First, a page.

Public Health Partnerships Can Increase State Disability Capacity for Healthcare and Health Promotion (OR UCEDD)

December 6, 2013

During this time of healthcare transformation, there are opportunities for disability agencies and communities to step in and help direct the changes. At our November 2013 national AUCD meeting, we were challenged to present and discuss ways in which UCEDDs can use low - or no-cost solutions for health activities for their constituents. Our UCEDD at the Oregon Health & Science University (OHSU) has the luxury of working within the same Institute as state-level disability programs, including the Oregon Office on Disability and Health (OODH), which is funded by the Centers for Disease Control and Prevention (CDC). Our programs work together, and leverage our resources and funds to extend to our overall public health partnerships and programs on behalf of Oregonians with Disabilities and their families. Our final thought for all UCEDDs to consider is that when a door opens, it is not enough to just go through it; we must also keep in mind those who are behind us and who have not yet reached the door. Below are some examples from Oregon that may translate to other UCEDDs:

Example 1- increasing access to breast cancer screening for women with disabilities
The CDC developed an educational campaign aimed at improving mammography screening for women with disabilities. Several state-level programs, including OODH, were funded to disseminate the materials and also to increase accessibility (e.g. by educating mammography technicians), as well as to assess and improve the accessibility of facilities themselves. In Oregon, on-site ADA assessments of 75 of our 105 state facilities resulted in a directory of regions and facilities with a standardized guide for women (see our Oregon Mammography Directory at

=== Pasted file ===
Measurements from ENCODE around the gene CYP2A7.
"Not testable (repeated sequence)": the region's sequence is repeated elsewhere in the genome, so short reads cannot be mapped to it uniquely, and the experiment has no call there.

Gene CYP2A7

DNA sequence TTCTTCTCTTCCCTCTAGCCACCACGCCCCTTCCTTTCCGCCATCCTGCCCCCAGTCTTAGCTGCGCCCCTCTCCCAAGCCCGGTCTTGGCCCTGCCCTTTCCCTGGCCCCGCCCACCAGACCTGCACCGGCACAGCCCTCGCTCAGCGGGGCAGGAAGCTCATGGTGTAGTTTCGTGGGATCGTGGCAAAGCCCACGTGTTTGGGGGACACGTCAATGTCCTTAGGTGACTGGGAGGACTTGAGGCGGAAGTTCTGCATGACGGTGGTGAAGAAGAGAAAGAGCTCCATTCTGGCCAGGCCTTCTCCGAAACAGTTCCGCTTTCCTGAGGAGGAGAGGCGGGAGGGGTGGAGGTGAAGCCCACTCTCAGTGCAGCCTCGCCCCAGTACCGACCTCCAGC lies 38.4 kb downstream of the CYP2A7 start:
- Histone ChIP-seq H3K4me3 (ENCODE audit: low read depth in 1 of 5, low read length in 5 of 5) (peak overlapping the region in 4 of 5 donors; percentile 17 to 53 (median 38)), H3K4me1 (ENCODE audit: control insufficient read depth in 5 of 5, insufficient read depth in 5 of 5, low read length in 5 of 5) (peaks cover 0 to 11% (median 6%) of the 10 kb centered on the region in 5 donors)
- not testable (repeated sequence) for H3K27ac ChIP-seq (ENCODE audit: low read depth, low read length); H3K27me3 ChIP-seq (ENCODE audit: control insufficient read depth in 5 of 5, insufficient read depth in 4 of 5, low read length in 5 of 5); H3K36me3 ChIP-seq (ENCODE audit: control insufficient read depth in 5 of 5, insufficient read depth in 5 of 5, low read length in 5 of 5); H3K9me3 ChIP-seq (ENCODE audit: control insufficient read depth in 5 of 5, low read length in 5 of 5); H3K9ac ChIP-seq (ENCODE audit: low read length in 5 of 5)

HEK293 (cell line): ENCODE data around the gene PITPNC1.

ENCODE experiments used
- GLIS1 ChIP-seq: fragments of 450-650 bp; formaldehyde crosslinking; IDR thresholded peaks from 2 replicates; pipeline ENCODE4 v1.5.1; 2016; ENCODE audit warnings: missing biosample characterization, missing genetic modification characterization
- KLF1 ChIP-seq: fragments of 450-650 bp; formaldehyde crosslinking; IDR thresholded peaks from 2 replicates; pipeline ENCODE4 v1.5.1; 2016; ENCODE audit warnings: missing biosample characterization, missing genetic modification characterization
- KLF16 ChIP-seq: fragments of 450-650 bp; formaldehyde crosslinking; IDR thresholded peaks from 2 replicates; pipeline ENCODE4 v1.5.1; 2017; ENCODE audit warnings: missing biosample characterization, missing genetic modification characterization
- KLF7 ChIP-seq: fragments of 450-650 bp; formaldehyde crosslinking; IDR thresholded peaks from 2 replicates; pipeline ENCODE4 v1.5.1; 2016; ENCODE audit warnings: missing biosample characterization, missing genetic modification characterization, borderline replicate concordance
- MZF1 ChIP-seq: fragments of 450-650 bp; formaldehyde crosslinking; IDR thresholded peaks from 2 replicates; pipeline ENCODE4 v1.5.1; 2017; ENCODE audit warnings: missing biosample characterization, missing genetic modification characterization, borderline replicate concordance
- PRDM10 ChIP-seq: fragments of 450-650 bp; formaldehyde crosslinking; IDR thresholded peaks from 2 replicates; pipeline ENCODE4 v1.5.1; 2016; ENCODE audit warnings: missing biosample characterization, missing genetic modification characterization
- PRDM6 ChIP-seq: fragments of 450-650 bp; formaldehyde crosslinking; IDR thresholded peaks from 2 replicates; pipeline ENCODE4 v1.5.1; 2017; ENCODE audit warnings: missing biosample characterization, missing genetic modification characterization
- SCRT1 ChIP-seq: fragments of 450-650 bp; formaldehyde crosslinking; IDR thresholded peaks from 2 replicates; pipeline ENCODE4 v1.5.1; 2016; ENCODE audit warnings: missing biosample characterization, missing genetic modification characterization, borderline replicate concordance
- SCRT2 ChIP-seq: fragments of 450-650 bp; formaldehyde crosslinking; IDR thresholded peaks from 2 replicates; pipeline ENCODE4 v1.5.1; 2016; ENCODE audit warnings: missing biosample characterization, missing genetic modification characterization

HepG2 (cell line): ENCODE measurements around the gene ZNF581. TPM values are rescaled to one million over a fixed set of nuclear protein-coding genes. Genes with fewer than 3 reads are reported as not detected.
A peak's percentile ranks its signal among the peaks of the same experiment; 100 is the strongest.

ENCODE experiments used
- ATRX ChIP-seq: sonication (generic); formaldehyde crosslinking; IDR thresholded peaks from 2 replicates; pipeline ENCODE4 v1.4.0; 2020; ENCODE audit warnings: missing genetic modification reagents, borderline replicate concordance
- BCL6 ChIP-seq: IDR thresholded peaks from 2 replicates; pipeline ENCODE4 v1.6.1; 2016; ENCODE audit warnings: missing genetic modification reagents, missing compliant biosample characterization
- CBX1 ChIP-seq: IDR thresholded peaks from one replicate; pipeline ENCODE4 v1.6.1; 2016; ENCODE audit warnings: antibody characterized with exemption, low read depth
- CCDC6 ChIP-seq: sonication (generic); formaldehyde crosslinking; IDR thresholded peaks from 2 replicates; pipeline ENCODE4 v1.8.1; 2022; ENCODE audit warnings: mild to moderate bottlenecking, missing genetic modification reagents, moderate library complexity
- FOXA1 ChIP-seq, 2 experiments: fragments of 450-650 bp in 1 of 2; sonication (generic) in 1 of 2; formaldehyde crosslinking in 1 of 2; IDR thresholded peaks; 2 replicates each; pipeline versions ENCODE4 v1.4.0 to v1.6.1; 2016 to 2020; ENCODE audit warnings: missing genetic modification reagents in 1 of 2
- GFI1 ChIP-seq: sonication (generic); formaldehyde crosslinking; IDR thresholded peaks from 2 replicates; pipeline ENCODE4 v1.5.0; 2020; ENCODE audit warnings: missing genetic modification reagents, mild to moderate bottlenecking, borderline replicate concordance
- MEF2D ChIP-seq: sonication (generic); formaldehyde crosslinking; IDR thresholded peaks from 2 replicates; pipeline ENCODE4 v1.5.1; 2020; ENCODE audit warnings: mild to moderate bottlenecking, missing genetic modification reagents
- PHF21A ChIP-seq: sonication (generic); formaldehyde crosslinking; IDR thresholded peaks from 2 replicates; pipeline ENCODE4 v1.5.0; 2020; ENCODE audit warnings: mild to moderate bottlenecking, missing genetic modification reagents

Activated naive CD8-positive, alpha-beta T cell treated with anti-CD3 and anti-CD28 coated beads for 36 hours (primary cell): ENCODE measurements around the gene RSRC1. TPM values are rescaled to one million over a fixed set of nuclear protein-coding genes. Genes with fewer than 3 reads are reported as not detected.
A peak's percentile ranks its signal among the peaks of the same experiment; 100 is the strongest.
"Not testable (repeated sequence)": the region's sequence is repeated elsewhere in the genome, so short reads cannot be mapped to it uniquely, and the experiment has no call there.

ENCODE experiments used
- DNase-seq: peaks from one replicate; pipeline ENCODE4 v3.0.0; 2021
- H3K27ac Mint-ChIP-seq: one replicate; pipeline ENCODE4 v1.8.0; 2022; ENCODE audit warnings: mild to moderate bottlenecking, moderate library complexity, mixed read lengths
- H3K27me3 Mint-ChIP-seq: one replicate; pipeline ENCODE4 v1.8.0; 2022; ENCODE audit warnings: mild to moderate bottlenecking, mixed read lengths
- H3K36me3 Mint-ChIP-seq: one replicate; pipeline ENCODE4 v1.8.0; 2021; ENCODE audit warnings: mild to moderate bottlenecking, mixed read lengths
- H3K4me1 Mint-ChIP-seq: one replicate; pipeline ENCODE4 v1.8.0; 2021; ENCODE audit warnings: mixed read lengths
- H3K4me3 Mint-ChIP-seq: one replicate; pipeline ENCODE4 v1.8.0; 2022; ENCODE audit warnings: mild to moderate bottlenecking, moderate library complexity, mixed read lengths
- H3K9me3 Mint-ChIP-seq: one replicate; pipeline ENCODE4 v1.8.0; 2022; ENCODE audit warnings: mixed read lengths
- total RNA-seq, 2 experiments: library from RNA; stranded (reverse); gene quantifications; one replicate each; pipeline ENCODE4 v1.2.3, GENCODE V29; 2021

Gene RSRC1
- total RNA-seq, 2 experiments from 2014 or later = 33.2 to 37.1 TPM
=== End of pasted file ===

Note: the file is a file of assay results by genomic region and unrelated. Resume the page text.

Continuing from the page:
Example 2- Improving access to smoking cessation
Helping smokers quit is an important goal nationwide, and states participate at some level with services such as Quit Lines. In Oregon as with the nation, public health statistics show that 23% of adults with disabilities smoke compared to 17% of other adults. We plan to increase access and use of our state's Tobacco Quit Line by disseminating educational materials targeted at people with disabilities via our community partners. In order to track our progress, we were encouraged to add one disability screening question to the Quit Line intake form, which will enable us to track if the numbers of people with disabilities increase over time. Our Quit Line partners can also track referrals to the program from our disability partners so we can assess how community partners may be integrating tobacco cessation into their client contacts.